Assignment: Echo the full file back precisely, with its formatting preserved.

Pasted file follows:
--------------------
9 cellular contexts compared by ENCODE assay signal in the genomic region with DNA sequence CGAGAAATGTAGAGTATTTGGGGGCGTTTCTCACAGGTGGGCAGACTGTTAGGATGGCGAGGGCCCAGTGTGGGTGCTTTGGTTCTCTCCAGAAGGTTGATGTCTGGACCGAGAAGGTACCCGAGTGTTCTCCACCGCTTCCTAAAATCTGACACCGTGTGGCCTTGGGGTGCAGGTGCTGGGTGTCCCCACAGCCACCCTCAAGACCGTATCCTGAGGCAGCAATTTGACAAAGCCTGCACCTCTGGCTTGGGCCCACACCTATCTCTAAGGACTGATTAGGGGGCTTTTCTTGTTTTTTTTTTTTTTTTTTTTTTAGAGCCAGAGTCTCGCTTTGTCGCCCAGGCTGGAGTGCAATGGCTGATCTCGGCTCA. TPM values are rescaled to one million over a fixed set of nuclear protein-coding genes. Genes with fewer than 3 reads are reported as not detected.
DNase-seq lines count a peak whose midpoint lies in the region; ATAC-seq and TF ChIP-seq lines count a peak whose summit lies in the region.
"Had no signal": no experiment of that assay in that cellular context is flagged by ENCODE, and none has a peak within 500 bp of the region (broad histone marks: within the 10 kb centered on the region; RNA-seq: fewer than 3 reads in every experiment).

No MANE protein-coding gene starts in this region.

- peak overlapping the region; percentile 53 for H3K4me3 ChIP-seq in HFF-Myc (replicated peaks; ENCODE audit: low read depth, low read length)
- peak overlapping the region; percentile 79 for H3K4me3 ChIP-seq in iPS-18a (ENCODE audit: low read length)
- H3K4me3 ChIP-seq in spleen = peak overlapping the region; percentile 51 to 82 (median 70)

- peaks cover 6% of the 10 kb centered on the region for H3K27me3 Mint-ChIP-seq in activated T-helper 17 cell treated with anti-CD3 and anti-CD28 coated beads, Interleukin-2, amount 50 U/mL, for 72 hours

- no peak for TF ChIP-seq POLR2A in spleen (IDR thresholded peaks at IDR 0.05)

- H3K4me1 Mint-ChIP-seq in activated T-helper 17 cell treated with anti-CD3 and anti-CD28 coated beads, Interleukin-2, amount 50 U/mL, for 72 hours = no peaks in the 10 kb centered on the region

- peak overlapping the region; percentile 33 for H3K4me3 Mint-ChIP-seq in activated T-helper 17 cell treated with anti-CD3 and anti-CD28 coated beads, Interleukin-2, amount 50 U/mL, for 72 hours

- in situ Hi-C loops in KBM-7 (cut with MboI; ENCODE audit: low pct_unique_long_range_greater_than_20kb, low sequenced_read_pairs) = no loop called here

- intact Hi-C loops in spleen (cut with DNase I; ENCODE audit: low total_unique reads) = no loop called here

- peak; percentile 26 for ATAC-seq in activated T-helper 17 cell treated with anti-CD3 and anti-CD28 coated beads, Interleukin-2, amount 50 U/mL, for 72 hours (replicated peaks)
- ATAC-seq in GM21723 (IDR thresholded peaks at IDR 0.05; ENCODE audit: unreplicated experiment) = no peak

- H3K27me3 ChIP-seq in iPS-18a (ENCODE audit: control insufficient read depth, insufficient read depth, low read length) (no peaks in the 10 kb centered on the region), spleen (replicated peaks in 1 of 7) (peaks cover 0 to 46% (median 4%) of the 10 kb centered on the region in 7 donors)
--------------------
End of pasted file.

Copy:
9 cellular contexts compared by ENCODE assay signal in the genomic region with DNA sequence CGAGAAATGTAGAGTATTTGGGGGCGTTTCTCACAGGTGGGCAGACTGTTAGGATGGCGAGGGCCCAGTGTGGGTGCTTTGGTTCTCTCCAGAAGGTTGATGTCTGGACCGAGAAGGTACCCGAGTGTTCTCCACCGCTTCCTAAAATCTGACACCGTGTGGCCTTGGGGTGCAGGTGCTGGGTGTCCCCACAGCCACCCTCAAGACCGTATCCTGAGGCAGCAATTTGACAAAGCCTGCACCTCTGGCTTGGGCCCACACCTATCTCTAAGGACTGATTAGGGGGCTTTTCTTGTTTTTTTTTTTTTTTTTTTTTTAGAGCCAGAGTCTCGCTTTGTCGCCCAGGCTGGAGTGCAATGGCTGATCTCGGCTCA. TPM values are rescaled to one million over a fixed set of nuclear protein-coding genes. Genes with fewer than 3 reads are reported as not detected.
DNase-seq lines count a peak whose midpoint lies in the region; ATAC-seq and TF ChIP-seq lines count a peak whose summit lies in the region.
"Had no signal": no experiment of that assay in that cellular context is flagged by ENCODE, and none has a peak within 500 bp of the region (broad histone marks: within the 10 kb centered on the region; RNA-seq: fewer than 3 reads in every experiment).

No MANE protein-coding gene starts in this region.

- peak overlapping the region; percentile 53 for H3K4me3 ChIP-seq in HFF-Myc (replicated peaks; ENCODE audit: low read depth, low read length)
- peak overlapping the region; percentile 79 for H3K4me3 ChIP-seq in iPS-18a (ENCODE audit: low read length)
- H3K4me3 ChIP-seq in spleen = peak overlapping the region; percentile 51 to 82 (median 70)

- peaks cover 6% of the 10 kb centered on the region for H3K27me3 Mint-ChIP-seq in activated T-helper 17 cell treated with anti-CD3 and anti-CD28 coated beads, Interleukin-2, amount 50 U/mL, for 72 hours

- no peak for TF ChIP-seq POLR2A in spleen (IDR thresholded peaks at IDR 0.05)

- H3K4me1 Mint-ChIP-seq in activated T-helper 17 cell treated with anti-CD3 and anti-CD28 coated beads, Interleukin-2, amount 50 U/mL, for 72 hours = no peaks in the 10 kb centered on the region

- peak overlapping the region; percentile 33 for H3K4me3 Mint-ChIP-seq in activated T-helper 17 cell treated with anti-CD3 and anti-CD28 coated beads, Interleukin-2, amount 50 U/mL, for 72 hours

- in situ Hi-C loops in KBM-7 (cut with MboI; ENCODE audit: low pct_unique_long_range_greater_than_20kb, low sequenced_read_pairs) = no loop called here

- intact Hi-C loops in spleen (cut with DNase I; ENCODE audit: low total_unique reads) = no loop called here

- peak; percentile 26 for ATAC-seq in activated T-helper 17 cell treated with anti-CD3 and anti-CD28 coated beads, Interleukin-2, amount 50 U/mL, for 72 hours (replicated peaks)
- ATAC-seq in GM21723 (IDR thresholded peaks at IDR 0.05; ENCODE audit: unreplicated experiment) = no peak

- H3K27me3 ChIP-seq in iPS-18a (ENCODE audit: control insufficient read depth, insufficient read depth, low read length) (no peaks in the 10 kb centered on the region), spleen (replicated peaks in 1 of 7) (peaks cover 0 to 46% (median 4%) of the 10 kb centered on the region in 7 donors)